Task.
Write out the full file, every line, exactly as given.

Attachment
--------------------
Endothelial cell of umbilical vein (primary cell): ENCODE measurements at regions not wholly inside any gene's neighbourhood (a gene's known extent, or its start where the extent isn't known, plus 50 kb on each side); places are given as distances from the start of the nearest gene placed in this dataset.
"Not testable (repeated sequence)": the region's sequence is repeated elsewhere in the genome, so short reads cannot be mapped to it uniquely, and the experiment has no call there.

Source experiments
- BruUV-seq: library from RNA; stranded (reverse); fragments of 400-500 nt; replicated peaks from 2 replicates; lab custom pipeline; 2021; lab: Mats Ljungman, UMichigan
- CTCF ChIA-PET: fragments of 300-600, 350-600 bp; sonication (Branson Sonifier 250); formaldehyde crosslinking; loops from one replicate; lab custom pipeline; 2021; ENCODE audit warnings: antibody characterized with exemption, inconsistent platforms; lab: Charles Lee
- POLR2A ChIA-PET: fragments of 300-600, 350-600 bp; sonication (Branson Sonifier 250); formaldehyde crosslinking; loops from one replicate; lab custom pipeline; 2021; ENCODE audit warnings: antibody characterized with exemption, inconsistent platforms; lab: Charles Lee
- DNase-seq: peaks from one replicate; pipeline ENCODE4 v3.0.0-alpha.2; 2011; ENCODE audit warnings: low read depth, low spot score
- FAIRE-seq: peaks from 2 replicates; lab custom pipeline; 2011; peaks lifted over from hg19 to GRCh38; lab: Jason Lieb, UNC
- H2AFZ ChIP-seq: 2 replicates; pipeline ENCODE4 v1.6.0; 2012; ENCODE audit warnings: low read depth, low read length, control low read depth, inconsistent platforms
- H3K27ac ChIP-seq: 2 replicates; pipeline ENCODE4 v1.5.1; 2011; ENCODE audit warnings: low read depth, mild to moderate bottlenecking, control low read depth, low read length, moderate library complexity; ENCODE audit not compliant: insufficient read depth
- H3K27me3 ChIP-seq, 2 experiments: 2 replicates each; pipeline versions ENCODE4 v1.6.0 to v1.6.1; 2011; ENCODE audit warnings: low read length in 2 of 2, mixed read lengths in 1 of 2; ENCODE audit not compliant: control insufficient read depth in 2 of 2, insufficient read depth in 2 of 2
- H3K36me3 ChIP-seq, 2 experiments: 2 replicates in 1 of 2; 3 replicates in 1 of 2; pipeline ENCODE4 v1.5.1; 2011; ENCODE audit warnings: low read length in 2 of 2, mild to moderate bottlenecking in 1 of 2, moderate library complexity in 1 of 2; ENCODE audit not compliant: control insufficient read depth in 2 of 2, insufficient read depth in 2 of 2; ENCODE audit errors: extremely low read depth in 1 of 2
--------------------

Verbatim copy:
Endothelial cell of umbilical vein (primary cell): ENCODE measurements at regions not wholly inside any gene's neighbourhood (a gene's known extent, or its start where the extent isn't known, plus 50 kb on each side); places are given as distances from the start of the nearest gene placed in this dataset.
"Not testable (repeated sequence)": the region's sequence is repeated elsewhere in the genome, so short reads cannot be mapped to it uniquely, and the experiment has no call there.

Source experiments
- BruUV-seq: library from RNA; stranded (reverse); fragments of 400-500 nt; replicated peaks from 2 replicates; lab custom pipeline; 2021; lab: Mats Ljungman, UMichigan
- CTCF ChIA-PET: fragments of 300-600, 350-600 bp; sonication (Branson Sonifier 250); formaldehyde crosslinking; loops from one replicate; lab custom pipeline; 2021; ENCODE audit warnings: antibody characterized with exemption, inconsistent platforms; lab: Charles Lee
- POLR2A ChIA-PET: fragments of 300-600, 350-600 bp; sonication (Branson Sonifier 250); formaldehyde crosslinking; loops from one replicate; lab custom pipeline; 2021; ENCODE audit warnings: antibody characterized with exemption, inconsistent platforms; lab: Charles Lee
- DNase-seq: peaks from one replicate; pipeline ENCODE4 v3.0.0-alpha.2; 2011; ENCODE audit warnings: low read depth, low spot score
- FAIRE-seq: peaks from 2 replicates; lab custom pipeline; 2011; peaks lifted over from hg19 to GRCh38; lab: Jason Lieb, UNC
- H2AFZ ChIP-seq: 2 replicates; pipeline ENCODE4 v1.6.0; 2012; ENCODE audit warnings: low read depth, low read length, control low read depth, inconsistent platforms
- H3K27ac ChIP-seq: 2 replicates; pipeline ENCODE4 v1.5.1; 2011; ENCODE audit warnings: low read depth, mild to moderate bottlenecking, control low read depth, low read length, moderate library complexity; ENCODE audit not compliant: insufficient read depth
- H3K27me3 ChIP-seq, 2 experiments: 2 replicates each; pipeline versions ENCODE4 v1.6.0 to v1.6.1; 2011; ENCODE audit warnings: low read length in 2 of 2, mixed read lengths in 1 of 2; ENCODE audit not compliant: control insufficient read depth in 2 of 2, insufficient read depth in 2 of 2
- H3K36me3 ChIP-seq, 2 experiments: 2 replicates in 1 of 2; 3 replicates in 1 of 2; pipeline ENCODE4 v1.5.1; 2011; ENCODE audit warnings: low read length in 2 of 2, mild to moderate bottlenecking in 1 of 2, moderate library complexity in 1 of 2; ENCODE audit not compliant: control insufficient read depth in 2 of 2, insufficient read depth in 2 of 2; ENCODE audit errors: extremely low read depth in 1 of 2